“Practical men, who believe themselves to be quite exempt from any intellectual influence, are usually the slaves of some defunct economist” wrote J M Keynes in 1935.  I was reminded of this when reading that the new Government is planning another review of transport appraisal guidance, citing concerns over its inherent bias against low-carbon proposals.  Welcome though these changes may be, the review starts from the flawed assumption that Cost Benefit Analysis (CBA) is an objective process rather than the distillation of many value judgements.


CBA derives from welfare economics which is based on utility theory, developed by many great economists, living and defunct, on foundations of sand.  Phrases like “economic welfare” and “social value” in NATA Refresh point to the crux of the problem.  CBA assumes the benefits (or utility) and disbenefits to individuals can be objectively quantified and used to calculate the social value of a project. 


Utility is a circular idea: it is the quality of a commodity which makes people willing to pay for it.  How do we know the commodity has utility? Because people are willing to pay for it. 

To take a transport example, time savings can be valued through a notional willingness to pay for quicker journeys or, as NATA does for business travellers, with reference to earnings.  Several of my colleagues have shown how NATA overestimates the value of these savings, because travel time is often used productively, particularly by business travellers.  But there is a more fundamental problem.  How can private time savings, or any other private benefit, be objectively valued as a benefit in a public calculation?


To illustrate the point, most CBAs used for public purposes try to avoid valuing the time of wealthier people more highly, through some averaging process (although WebTag still values motorists’ time more highly than that of cyclists or bus passengers).  This averaging could be viewed as a tactical decision to abandon the principle because we don’t like the outcome, but does it not call into question the principle itself?  Are time savings for wealthy people really worth more to society than time savings for the working poor? How can we answer this question without introducing value judgements?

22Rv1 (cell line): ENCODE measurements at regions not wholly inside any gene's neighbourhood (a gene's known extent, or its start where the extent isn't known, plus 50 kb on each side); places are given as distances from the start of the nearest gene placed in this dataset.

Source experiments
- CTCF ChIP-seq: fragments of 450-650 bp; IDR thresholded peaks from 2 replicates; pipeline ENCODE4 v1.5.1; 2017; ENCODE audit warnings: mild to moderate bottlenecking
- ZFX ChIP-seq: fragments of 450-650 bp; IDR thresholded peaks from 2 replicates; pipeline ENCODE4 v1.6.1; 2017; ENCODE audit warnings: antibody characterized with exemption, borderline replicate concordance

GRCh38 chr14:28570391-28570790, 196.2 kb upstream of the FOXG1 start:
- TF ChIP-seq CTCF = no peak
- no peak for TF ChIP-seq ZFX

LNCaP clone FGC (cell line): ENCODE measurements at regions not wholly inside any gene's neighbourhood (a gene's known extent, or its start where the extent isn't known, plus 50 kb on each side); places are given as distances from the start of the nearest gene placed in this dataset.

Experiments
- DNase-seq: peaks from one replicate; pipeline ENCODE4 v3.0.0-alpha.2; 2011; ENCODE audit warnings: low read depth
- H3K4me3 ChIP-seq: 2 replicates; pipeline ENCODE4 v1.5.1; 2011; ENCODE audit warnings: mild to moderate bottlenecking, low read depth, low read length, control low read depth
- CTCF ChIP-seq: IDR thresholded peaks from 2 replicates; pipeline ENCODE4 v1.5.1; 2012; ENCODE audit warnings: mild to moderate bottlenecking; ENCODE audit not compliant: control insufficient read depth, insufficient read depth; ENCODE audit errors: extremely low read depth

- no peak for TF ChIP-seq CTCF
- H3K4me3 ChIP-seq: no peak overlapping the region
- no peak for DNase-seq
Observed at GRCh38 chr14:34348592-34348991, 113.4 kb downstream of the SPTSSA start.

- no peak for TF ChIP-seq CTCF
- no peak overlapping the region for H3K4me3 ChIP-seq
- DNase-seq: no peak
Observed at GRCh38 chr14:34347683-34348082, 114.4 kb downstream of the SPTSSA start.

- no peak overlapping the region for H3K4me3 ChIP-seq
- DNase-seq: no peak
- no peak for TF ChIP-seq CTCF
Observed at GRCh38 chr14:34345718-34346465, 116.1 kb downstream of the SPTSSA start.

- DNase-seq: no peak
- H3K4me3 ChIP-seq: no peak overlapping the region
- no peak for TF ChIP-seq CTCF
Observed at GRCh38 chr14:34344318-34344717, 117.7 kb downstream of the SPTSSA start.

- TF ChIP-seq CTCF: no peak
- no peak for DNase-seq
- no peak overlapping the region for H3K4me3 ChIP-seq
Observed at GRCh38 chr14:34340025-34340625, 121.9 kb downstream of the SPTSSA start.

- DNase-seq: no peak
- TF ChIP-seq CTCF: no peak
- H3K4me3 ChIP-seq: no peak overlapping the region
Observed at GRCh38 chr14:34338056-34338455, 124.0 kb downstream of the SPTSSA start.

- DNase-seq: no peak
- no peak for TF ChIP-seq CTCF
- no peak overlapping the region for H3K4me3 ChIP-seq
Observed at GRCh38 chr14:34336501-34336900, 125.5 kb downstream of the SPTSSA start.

The same is true of the CBA approach to valuing environmental assets.  NATA Refresh, following conventional economic thinking, recommends a ‘willingness to pay’ approach to valuing landscapes, for example.  Landscape degradation is one of many reasons why people might be willing to pay to avoid or move development elsewhere.  Others might include a desire to avoid new residents of a different race or social class, for example, which would never be quantified, because those subjective benefits would never be considered as elements of social value.  Decisions to include a particular factor, and assign a particular value to it, will always involve a value judgement, whatever method of calculation is used. 


In seeking to justify the overall approach, NATA Refresh states:


“We would only expect to fund proposals where [the positive impacts are greater than the negative ones] as to do otherwise would be supporting proposals which diminish overall social value.”


 Non-monetised factors are still presented to decision-makers in the form of a table, but several consultees expressed concern at the lower weight given to these.  The DfT’s response will involve monetising more factors using increasingly tenuous methods on the grounds that “this will send a clear and consistent message to decision-makers”.


CBA is sometimes defended on the grounds that without it, decisions would lack coherence and – shock horror – might even be made on cynical political grounds.  Readers may form their own opinions about the effectiveness of CBA in preventing this in Britain.  The basic techniques are used in many other countries, including some where the pretence of objectivity is not taken so seriously.


Describing a better alternative would take more than this short article, but a brief parallel may be drawn with sustainability appraisal.  The Spectrum approach sets out the effects of a decision on a series of factors, rated separately on a five point scale from ‘unacceptable’ – the deal breakers – to ‘excellent’ where the decision would bring significant improvements.  Although that also has its problems in practice, it has one key strength: there is no attempt to weight the factors or calculate an overall score, so an ‘excellent’ impact on the urban environment cannot outweigh an ‘unacceptable’ flood risk, nor vice versa.  Its main aim is to identify constraints and areas where other changes would be necessary if a particular option is chosen. 


In itself, such a system cannot tell decision-makers which schemes to choose, although it can rule some out.  The missing element, which has hindered joined-up decision making in many fields, is a coherent long-term strategy: for reducing road traffic, reducing CO2 from transport or integrating different forms of public transport, for example.  Once we abandon the pretence that time savings through faster travel represent an objective benefit, new possibilities will emerge.  The time saving criterion for by-passes, for example, has discouraged British transport planners from following the approach used in many European cities, where slow urban bypasses deliberately increase travel times by car, to promote modal shift, and improve urban environments.


You may disagree with these priorities, but whatever we want from our transport system, and whatever the budgetary constraints, applying the pseudo-science of Cost Benefit Analysis to the individual elements of any strategy is more likely to hinder than to help achieve it.


Steve Melia is Coordinator of Carfree UK and a Senior Lecturer in Transport and Planning at the University of the West of England